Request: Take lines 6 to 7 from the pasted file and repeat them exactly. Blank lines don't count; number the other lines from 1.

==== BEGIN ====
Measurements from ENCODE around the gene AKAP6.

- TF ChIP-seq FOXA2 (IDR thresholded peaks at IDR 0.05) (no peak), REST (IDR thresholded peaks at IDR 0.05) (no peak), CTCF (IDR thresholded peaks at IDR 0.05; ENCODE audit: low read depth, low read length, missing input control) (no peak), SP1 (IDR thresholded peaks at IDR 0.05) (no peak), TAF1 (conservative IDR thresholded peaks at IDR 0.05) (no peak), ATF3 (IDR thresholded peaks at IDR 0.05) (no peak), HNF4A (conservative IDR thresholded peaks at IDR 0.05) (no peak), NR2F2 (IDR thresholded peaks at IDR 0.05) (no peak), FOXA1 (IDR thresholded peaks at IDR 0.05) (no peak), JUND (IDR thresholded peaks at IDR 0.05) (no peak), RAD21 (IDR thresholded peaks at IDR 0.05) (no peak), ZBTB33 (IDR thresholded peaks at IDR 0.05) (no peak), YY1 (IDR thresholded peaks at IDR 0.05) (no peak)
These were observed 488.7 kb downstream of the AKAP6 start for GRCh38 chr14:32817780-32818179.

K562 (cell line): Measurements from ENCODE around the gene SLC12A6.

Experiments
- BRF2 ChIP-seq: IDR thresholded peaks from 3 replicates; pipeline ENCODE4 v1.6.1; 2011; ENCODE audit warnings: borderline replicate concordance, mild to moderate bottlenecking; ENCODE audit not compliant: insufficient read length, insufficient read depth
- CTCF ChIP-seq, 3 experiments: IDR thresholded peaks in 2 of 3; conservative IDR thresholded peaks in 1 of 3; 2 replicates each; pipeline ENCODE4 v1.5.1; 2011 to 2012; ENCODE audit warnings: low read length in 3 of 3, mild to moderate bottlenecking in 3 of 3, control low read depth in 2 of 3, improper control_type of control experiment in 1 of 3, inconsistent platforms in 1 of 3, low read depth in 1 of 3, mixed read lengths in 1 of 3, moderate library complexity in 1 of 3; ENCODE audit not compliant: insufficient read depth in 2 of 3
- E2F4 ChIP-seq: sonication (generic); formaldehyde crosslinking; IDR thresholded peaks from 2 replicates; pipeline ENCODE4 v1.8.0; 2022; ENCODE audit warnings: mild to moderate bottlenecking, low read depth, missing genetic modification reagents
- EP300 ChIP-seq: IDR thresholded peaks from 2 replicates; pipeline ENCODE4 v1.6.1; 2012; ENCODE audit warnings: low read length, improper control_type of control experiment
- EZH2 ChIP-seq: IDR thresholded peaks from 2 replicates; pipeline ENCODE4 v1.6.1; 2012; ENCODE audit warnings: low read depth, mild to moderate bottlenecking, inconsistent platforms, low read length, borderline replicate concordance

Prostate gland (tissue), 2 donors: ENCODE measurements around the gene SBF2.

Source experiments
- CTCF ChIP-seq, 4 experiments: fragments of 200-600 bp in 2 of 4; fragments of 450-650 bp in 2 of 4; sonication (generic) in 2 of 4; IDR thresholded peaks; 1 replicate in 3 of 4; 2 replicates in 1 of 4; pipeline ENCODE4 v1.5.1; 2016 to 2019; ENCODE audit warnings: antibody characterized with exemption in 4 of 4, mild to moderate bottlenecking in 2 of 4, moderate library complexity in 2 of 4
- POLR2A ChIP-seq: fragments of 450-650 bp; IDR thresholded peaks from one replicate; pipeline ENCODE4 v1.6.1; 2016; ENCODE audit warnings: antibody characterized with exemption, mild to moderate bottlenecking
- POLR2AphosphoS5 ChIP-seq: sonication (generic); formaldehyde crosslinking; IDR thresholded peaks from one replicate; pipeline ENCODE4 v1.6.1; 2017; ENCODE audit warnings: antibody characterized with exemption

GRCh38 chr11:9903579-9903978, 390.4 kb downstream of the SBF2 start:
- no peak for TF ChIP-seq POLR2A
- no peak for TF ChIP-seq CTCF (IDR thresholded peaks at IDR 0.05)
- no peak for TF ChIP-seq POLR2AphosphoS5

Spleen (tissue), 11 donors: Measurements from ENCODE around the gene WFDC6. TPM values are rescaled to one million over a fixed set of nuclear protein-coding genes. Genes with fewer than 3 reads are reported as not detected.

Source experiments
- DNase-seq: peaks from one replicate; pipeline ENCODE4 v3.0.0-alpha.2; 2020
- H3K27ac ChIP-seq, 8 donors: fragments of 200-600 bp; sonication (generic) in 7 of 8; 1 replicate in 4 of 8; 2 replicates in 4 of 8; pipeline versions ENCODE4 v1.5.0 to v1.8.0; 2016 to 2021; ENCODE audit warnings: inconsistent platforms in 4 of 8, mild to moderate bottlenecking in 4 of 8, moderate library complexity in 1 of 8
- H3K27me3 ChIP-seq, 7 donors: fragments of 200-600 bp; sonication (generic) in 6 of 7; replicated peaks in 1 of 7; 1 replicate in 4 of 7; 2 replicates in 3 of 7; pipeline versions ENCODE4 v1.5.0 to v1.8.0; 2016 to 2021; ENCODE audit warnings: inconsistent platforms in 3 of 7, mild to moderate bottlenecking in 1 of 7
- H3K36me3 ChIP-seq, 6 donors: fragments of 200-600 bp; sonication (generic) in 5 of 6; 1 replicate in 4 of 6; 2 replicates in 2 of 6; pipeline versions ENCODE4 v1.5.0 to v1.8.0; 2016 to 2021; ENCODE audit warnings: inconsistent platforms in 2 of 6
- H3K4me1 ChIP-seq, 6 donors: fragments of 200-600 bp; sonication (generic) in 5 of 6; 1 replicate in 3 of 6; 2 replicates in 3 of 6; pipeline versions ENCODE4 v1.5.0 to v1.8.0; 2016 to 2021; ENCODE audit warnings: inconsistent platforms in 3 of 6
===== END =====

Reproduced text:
- BRF2 ChIP-seq: IDR thresholded peaks from 3 replicates; pipeline ENCODE4 v1.6.1; 2011; ENCODE audit warnings: borderline replicate concordance, mild to moderate bottlenecking; ENCODE audit not compliant: insufficient read length, insufficient read depth
- CTCF ChIP-seq, 3 experiments: IDR thresholded peaks in 2 of 3; conservative IDR thresholded peaks in 1 of 3; 2 replicates each; pipeline ENCODE4 v1.5.1; 2011 to 2012; ENCODE audit warnings: low read length in 3 of 3, mild to moderate bottlenecking in 3 of 3, control low read depth in 2 of 3, improper control_type of control experiment in 1 of 3, inconsistent platforms in 1 of 3, low read depth in 1 of 3, mixed read lengths in 1 of 3, moderate library complexity in 1 of 3; ENCODE audit not compliant: insufficient read depth in 2 of 3